The again, some groups have done better in the resources department than others.

The goal for Latino Victory was spelled out in 2014: Elect Latinos to public office.

Two years later, the group shows signs of becoming a force in national politics, doubling its receipts and operating in campaigns around the country in a year when Latinos have high hopes for political success.

In mid-July, Latino Victory and allies plan to announce a major mobilization of Latino voters around the country to prepare for the November election.

“I think that the Latino Victory Project is poised to help create the national narrative about why it is important for Latinos and Latino families to have a stake in this election and how important it is for us to vote,” Muñoz said in an interview.

They seem to be more about turnout than voter registration, but it’s all part of the same package. In the end, what matters most is the result. Campos has more.

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4 Responses to Mixed signals on voter registration

  1. Mainstream says:

    I think it is hard to compare data about voter registration meaningfully. In my precinct of 1500 registered voters, about 30% are persons who have moved or died, but cannot be purged from the rolls until they miss several federal elections in a row. (The dead will be removed if names match obituary/social security information, but that is not always the case.) I regularly report errors to the Tax Assessor for investigation. I doubt many other neighborhood election officials do.

    In areas with high mobility, more renters, more apartments, I would expect the voter rolls are only about 50% accurate. Accuracy also could vary widely depending on how diligent is the post office in returning unclaimed voter registration cards or noting address changes.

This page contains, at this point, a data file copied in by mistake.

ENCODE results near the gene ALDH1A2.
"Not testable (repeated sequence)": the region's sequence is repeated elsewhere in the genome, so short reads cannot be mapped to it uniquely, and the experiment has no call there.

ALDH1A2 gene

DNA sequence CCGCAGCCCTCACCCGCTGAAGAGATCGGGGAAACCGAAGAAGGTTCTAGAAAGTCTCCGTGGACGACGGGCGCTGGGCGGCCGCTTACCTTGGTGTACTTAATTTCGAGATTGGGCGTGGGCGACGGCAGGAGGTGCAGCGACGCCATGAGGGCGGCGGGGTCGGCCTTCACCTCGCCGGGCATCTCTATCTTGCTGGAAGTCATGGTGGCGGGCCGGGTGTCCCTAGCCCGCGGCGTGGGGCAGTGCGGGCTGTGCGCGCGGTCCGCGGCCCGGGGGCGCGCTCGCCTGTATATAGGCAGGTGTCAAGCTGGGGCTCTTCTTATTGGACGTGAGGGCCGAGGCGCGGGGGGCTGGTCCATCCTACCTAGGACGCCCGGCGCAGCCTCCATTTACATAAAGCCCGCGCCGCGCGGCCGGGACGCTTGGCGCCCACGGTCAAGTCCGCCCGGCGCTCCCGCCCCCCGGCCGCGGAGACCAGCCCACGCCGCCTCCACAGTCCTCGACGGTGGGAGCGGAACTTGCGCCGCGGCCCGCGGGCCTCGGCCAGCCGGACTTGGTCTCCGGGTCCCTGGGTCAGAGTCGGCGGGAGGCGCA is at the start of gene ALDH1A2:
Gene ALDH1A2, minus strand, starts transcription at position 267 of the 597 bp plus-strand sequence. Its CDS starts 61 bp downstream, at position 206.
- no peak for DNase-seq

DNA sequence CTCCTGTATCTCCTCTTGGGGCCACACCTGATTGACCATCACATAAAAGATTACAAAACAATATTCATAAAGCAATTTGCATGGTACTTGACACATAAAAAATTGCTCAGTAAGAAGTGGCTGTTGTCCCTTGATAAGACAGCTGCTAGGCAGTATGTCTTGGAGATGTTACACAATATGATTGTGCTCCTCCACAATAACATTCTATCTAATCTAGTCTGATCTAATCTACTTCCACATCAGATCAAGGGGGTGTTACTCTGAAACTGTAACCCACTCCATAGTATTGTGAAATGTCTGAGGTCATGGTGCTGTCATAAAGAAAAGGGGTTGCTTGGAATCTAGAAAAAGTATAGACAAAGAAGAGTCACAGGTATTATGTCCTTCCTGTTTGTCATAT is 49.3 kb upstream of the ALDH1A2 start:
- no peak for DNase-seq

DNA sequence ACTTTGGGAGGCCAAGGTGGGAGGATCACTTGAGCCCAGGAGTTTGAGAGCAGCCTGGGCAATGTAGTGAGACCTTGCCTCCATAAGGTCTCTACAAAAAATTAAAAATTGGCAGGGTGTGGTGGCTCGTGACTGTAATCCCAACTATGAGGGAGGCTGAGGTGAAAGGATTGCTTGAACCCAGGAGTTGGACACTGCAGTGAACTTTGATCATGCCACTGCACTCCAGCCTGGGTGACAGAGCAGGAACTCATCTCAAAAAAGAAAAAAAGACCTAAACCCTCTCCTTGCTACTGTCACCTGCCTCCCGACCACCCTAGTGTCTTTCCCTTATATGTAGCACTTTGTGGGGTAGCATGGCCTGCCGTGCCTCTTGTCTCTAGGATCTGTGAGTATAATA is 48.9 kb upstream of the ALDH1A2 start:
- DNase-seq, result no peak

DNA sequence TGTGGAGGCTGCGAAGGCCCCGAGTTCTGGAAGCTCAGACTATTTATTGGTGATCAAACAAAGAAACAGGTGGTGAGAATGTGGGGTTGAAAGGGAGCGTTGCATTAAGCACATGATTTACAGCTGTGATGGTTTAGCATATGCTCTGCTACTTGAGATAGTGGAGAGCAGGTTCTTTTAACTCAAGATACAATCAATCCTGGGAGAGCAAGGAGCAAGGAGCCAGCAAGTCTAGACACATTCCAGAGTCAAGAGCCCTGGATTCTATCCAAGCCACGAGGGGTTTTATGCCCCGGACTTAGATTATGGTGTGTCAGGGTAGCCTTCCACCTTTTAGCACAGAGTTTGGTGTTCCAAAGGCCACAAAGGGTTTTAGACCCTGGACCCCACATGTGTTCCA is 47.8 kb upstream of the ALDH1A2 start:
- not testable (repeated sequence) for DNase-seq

2. Greg Wythe says:

    To add to Mainstream’s point, it should also be noted that voter registration drives aren’t even close to being the largest component of newly-registered voters (or even address changers). That would be the DMV. Independent efforts such as the ones reported (or even the ones certain campaigns undertake every two years) are still important, but it’s only somewhere around 5-10% of the entire game. That said, I’d love to see more reporting on the numbers of *non-suspense* voter counts.

  3. Bill Daniels says:

    Why is it that certain groups need to spend money on “voter registration drives?” When I turned 18, I went to sign up for 1) Selective Service (the draft), and 2) to vote. I didn’t need “La Familia” or any other group to encourage or cajole me, I just signed up, because I care about the country, and selfishly, care about my own interests.

  4. Chris says:

    Harris County had 1.2 million voters in 2012, but 1.95 million registered. An addition of 150,000 brings the total of registered to 2.1 million not 1.35 million. It also shows why resources should be directed at turning out registered, not adding to a nonvoting but registered population.